Panel Says Exploration Vision Faces Political, Financial Hurdles

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  Space News Business

Panel Says Exploration Vision Faces Political, Financial Hurdles

By BRIAN BERGER
Space News Staff Writer
posted: 29 May 2007
02:23 pm ET





WASHINGTON





Doubts about the United States’ political will to return astronauts to the Moon by 2020 were aired during a May 14 panel discussion here organized by the Woodrow Wilson International Center for Scholars.

The panel, which included a senior congressional aide, a former NASA associate administrator and a professor of public policy, said the Vision for Space Exploration laid out by President George W. Bush in January 2004 could be in trouble if the underlying goals are not embraced by lawmakers and the next president.

Chuck Atkins, chief of staff to Rep. Bart Gordon (D-Tenn.), chairman of the House Science and




Technology Committee, said the problems facing NASA as it sets out to build new spacecraft capable of carrying astronauts to the Moon, Mars and beyond are mostly financial.

Noting that the U.S. space agency already is facing a five-year gap between the planned retirement of the space shuttle in 2010 and the debut of a replacement system, the Orion Crew Exploration Vehicle and Ares 1 rocket, Atkins questioned whether NASA could afford to keep those efforts on track, never mind the additional investment required to go to the Moon.

“It is not clear whether the funding is going to allow the vision to proceed anywhere near the schedule laid out in 2004,” Atkins said.

The problem, Atkins said, begins with the White House, which in 2004 proposed three straight years of higher-than-inflation funding increases to jump-start NASA’s efforts, but then failed to follow through.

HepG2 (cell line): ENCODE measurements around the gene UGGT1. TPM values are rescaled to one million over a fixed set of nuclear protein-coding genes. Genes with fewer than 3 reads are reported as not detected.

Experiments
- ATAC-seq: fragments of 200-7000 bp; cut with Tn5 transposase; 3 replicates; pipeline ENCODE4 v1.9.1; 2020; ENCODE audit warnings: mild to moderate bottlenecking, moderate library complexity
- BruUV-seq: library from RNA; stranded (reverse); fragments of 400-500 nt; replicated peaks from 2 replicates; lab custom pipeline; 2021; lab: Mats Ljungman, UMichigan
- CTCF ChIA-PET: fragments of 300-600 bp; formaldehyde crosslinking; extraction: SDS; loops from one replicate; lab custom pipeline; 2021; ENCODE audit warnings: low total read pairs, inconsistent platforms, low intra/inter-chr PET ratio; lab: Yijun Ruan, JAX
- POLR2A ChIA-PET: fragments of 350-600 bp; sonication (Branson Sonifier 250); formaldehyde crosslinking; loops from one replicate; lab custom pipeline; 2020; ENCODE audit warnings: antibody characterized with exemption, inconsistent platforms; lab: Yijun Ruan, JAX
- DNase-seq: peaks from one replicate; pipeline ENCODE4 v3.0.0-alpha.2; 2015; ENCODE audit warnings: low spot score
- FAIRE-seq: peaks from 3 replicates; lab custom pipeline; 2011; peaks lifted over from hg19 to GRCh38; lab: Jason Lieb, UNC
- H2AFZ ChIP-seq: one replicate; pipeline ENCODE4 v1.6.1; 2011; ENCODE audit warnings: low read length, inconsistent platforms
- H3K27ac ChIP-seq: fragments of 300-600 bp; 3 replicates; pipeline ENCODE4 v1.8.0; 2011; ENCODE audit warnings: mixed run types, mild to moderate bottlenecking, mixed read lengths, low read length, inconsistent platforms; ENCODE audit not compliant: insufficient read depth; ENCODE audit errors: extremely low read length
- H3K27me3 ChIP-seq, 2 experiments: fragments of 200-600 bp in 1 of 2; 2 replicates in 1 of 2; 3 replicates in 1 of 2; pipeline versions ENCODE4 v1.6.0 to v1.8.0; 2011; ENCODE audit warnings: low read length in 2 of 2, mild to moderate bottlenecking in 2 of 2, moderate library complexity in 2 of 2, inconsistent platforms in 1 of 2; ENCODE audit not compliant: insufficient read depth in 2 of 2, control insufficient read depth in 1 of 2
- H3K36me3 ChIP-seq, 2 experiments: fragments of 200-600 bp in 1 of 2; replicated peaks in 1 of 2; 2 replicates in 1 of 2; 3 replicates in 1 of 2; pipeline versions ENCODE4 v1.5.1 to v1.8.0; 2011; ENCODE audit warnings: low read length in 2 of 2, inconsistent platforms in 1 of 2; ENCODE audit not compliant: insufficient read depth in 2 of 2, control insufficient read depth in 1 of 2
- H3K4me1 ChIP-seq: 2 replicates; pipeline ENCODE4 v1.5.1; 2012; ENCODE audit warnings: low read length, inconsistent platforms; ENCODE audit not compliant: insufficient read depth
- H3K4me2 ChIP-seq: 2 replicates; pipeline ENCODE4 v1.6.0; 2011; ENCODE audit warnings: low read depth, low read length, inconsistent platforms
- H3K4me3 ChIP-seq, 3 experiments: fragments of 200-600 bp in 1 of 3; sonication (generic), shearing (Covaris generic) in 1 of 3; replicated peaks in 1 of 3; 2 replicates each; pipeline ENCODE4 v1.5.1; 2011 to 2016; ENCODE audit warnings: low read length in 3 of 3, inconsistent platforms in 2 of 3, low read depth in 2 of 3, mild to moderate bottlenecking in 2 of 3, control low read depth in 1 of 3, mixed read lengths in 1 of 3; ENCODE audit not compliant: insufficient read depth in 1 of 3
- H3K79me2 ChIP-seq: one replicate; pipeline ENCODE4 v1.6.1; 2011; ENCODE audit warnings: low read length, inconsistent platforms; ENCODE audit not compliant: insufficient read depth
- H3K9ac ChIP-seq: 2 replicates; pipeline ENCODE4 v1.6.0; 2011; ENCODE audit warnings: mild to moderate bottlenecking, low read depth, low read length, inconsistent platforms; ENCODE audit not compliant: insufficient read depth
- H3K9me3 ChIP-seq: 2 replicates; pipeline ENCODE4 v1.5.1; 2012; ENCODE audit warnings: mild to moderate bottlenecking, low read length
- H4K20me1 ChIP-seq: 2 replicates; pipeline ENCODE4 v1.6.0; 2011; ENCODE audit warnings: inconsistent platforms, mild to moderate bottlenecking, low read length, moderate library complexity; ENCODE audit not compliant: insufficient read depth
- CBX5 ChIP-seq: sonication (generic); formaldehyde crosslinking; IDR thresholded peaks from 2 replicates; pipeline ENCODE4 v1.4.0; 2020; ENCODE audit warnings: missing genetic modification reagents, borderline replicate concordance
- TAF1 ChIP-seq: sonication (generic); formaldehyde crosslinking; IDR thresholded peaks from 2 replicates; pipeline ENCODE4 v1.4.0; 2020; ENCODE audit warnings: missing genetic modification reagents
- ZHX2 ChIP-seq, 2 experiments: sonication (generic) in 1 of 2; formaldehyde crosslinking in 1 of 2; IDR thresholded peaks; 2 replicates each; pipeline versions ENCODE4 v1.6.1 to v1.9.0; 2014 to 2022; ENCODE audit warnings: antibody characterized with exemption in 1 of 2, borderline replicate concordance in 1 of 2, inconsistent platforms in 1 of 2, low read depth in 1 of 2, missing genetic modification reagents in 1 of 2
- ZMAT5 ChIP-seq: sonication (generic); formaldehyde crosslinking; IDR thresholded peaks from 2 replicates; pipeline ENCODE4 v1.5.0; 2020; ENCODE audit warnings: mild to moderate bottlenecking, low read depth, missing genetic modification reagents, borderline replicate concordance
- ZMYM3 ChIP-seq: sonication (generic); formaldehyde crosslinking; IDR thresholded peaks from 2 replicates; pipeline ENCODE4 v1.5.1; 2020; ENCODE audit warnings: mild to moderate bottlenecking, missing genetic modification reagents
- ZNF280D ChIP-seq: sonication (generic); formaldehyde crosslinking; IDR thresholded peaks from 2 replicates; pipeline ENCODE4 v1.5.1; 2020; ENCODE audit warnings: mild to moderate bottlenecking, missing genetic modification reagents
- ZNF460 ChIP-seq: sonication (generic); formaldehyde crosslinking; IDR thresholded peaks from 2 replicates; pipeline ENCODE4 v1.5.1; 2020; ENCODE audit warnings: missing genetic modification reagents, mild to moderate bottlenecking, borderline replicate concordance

“Each year since then … [President Bush] actually requested less in the budget than he said it was going to cost to do the vision and the other missions,” Atkins said. “That’s not exactly a ‘national imperative’ sort of message.”

While Congress endorsed the Vision for Space Exploration in the 2005 NASA Authorization Act, the legislation also called for the space agency to maintain robust investments in science and aeronautics. To enable such a balanced program, the legislation authorized spending about $1 billion more per year on NASA than either the White House has seen fit to request or Congress has been willing to appropriate.





The White House’s 2008 budget request to Congress seeks $17.3 billion for NASA, a 3 percent increase over what the president had sought for 2007 and 6 percent more than what the agency actually received.

Several lawmakers have again called this year for funding NASA above the White House request. Sens. Barbara Mikulski (D-Md.) and Kay Bailey Hutchison (R-Texas), for example, have renewed their pledge to fight for an additional $1 billion or more for NASA this year.



Meanwhile, with the House and Senate appropriations committees expected to begin drafting spending bills in June, the chief executives of




more than 20




NASA contractors




sent a letter to 22 key congressional leaders May 11 endorsing an $18.7 billion budget for the agency for 2008.



To understand the situation NASA faces as it tries to win congressional support for its space exploration goals, Atkins said it is useful to think of lawmakers organizing into several “fictional caucuses.” NASA’s strongest base of support comes from what he called the “parochial interest caucus,” which consists of lawmakers like Mikulski, Hutchison and others with a significant NASA or contractor presence in their states or districts. Atkins said these lawmakers, while in many instances “deeply and personally committed to space,” face perennial opposition from what he described as the “alternative priorities caucus” – a group prone to attack NASA as an expensive luxury compared to, for example, programs aimed at helping the poorly housed, ill-fed and uninsured.